Sorry, you're still denying the systematic, institutionalized racism that happened all over the country. One example is right here in Austin. Before the late 1920's, there were several predominantly-black settlements on the west side of town. Prosperous black-owned businesses of all kinds. Desirable property then, and today. Around 1927 the City Council (all white, natch) implemented plans to 'encourage' non-whites to move out. They cut off utilities, denied permits, and deemed East Avenue (now I-35) the dividing line. No one of color was allowed to purchase a home to the west. Landlords were 'encouraged' not to rent to black or brown folks. Businesses were burned or sold for pennies on the dollar. To this day the city is divided: Austin is easily the most segregated place I've ever lived.

This pattern was repeated all over the country, in various shapes and forms. Was it really just a specific group of people? If so, why didn't everybody else do something about it? How did those Jim Crow laws get passed? Are you implying a majority of legislators were members of the KKK? (not far-fetched, unfortunately).

It wasn't just a specific group of people, it was everyone, either by their actions or by their silence. Even today there's a form of institutionalized racism built into some school-funding systems. In Texas, schools are funded with local property taxes. Poor communities have poor schools, and wealthy communities have good schools. Schools don't have supplies, the buildings are crumbling, school lunches get smaller and smaller: how are children supposed to learn in that environment? On the other side of town, kids each get their own book: the poor kids have to share with 2,3,4 other kids, and many of the books are hopelessly outdated.

That system is skewed to keep a boot on the neck of poor folks, by systematically denying the opportunities afforded the wealthy. You are right though, it was perpetrated by specific people: The Texas Legislature. Not the KKK or hate groups, but the people elected to 'serve' their constituents. School finance in Texas has been in litigation since the 60's, with no end in sight. A timeline here:

http://equitycenter.org/resources/texas-school-finance-history/

  
Even if you have some valid points, overall your argument is difficult to take seriously because of your severe 'over generalizing'.  It's just nonsense to say that everyone is guilty of racism. What category do we put the Dillon Roofs now if we are all racists?  The word racist has been so overused lately it no longer has any punch. And it is looking more and more like those who are using the word most often as a slur are the actual racists.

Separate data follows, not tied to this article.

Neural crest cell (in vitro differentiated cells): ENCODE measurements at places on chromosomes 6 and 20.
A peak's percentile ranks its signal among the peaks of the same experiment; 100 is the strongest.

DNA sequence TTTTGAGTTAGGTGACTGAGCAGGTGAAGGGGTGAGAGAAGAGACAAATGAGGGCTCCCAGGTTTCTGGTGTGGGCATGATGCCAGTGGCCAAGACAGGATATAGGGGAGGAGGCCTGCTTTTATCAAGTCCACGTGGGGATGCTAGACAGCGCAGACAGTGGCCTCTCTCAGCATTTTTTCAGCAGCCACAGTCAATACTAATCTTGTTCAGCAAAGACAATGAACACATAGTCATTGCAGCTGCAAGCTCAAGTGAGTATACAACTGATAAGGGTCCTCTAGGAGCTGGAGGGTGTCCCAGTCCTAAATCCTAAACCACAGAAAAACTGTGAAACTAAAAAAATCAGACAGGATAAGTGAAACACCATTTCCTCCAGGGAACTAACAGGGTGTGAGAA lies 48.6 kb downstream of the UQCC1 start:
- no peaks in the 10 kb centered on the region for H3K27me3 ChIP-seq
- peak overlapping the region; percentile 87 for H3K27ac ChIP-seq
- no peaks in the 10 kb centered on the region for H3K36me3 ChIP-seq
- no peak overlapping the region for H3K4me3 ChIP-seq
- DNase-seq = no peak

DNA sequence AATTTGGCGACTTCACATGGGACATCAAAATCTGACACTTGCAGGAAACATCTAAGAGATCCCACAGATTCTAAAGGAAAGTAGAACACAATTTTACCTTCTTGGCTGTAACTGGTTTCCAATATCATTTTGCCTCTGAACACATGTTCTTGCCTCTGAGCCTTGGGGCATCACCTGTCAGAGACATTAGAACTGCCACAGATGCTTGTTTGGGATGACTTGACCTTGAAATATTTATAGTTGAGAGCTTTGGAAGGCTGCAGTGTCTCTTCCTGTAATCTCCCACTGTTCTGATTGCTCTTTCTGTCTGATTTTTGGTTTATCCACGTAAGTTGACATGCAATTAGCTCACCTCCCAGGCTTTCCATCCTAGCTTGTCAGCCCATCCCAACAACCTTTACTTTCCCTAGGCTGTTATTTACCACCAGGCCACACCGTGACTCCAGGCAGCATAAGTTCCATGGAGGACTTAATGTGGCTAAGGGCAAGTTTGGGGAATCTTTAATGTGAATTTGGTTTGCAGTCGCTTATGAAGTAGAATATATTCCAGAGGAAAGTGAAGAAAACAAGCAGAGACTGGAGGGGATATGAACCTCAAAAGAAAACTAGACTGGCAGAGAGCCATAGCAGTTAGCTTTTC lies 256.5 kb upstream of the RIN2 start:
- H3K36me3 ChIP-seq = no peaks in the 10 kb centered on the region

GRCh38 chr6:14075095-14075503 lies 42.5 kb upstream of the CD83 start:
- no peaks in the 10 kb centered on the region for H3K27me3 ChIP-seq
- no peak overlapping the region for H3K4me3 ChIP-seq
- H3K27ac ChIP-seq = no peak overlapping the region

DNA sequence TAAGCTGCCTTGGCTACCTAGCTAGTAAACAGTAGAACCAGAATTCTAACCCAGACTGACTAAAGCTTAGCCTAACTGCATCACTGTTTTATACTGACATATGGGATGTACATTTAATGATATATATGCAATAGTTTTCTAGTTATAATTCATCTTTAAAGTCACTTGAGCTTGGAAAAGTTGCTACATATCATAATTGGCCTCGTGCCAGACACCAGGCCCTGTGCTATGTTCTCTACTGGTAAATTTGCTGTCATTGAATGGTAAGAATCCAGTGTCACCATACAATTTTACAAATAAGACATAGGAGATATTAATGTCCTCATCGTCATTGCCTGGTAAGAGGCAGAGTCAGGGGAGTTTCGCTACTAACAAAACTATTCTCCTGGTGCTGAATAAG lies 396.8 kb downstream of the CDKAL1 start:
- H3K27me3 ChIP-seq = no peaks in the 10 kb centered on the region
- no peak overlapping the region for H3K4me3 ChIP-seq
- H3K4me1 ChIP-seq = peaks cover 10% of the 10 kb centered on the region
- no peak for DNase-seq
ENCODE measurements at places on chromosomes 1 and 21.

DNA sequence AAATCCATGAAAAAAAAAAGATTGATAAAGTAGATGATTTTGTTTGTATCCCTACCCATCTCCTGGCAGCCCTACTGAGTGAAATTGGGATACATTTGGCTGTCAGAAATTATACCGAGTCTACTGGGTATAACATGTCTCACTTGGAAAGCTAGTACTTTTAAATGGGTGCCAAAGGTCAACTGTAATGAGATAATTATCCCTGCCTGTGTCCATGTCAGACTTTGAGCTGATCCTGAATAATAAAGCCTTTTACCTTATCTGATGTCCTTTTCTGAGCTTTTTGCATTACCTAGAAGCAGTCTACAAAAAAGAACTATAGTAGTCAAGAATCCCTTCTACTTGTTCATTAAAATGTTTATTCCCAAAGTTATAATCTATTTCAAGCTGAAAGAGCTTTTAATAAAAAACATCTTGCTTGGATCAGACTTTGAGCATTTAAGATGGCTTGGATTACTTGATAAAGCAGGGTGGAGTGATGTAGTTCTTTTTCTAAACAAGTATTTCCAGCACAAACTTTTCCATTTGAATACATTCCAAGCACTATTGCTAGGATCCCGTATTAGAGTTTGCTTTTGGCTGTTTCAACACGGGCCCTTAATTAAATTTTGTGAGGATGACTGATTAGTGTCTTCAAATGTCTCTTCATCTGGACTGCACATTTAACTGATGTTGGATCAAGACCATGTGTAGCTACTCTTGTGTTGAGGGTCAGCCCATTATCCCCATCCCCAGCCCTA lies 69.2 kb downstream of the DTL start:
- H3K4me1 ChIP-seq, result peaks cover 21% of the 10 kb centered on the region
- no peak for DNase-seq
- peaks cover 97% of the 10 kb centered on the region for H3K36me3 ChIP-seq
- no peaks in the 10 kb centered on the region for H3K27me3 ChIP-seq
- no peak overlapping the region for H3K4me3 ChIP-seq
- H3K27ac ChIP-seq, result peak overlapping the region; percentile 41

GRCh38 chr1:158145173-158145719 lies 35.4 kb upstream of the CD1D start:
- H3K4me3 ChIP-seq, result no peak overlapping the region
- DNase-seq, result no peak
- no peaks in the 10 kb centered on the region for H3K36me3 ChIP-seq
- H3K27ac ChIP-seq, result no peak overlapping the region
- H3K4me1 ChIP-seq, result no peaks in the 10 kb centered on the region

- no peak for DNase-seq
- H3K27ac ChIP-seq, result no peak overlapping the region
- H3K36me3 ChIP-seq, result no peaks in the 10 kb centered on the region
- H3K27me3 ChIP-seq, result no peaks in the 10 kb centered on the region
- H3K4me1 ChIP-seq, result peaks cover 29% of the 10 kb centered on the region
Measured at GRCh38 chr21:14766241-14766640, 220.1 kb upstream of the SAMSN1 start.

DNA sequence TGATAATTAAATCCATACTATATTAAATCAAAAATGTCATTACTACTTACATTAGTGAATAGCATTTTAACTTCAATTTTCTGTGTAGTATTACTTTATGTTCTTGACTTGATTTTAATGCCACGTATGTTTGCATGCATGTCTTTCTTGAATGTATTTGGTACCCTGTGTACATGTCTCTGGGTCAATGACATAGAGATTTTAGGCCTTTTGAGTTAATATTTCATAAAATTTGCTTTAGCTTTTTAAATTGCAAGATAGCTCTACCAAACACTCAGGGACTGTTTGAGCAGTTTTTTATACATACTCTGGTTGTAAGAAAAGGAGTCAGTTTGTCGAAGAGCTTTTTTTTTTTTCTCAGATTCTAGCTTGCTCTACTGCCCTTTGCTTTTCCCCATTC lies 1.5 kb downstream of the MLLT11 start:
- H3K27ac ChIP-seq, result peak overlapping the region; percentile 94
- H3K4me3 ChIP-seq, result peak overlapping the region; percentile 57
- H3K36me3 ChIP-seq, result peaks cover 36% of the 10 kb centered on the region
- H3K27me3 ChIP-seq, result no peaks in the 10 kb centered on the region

"How did those Jim Crow laws get passed? Are you implying a majority of legislators were members of the KKK? (not far-fetched, unfortunately)."

No, it's the same 'group' I referred to earlier.

 




 mrselfdestruct wrote:

I agree. Seems to come on every time I turn on RP. Not a bad song, but getting tired of it. PSD it is, I suppose.

 
Yep, I'm a huge Isbell fan but RP is killin it. Play some of his older stuff ... or Drive By Truckers!
This song really sucks. 
ohhh I like it very much 
{#Cowboy}
 benhardt57 wrote:

I'm on board with you.

I have gotten in the habit of PSDing it.



 
I agree. Seems to come on every time I turn on RP. Not a bad song, but getting tired of it. PSD it is, I suppose.
 bobcanna1 wrote:
ok then,on that note .... please stop playing this song to death, i use to actually like it —- seriously!

 
I'm on board with you.

I have gotten in the habit of PSDing it.


ok then,on that note .... please stop playing this song to death, i use to actually like it —- seriously!
 cc_rider wrote:

Sorry, you're still denying the systematic, institutionalized racism that happened all over the country. One example is right here in Austin. Before the late 1920's, there were several predominantly-black settlements on the west side of town. Prosperous black-owned businesses of all kinds. Desirable property then, and today. Around 1927 the City Council (all white, natch) implemented plans to 'encourage' non-whites to move out. They cut off utilities, denied permits, and deemed East Avenue (now I-35) the dividing line. No one of color was allowed to purchase a home to the west. Landlords were 'encouraged' not to rent to black or brown folks. Businesses were burned or sold for pennies on the dollar. To this day the city is divided: Austin is easily the most segregated place I've ever lived.

This pattern was repeated all over the country, in various shapes and forms. Was it really just a specific group of people? If so, why didn't everybody else do something about it? How did those Jim Crow laws get passed? Are you implying a majority of legislators were members of the KKK? (not far-fetched, unfortunately).

It wasn't just a specific group of people, it was everyone, either by their actions or by their silence. Even today there's a form of institutionalized racism built into some school-funding systems. In Texas, schools are funded with local property taxes. Poor communities have poor schools, and wealthy communities have good schools. Schools don't have supplies, the buildings are crumbling, school lunches get smaller and smaller: how are children supposed to learn in that environment? On the other side of town, kids each get their own book: the poor kids have to share with 2,3,4 other kids, and many of the books are hopelessly outdated.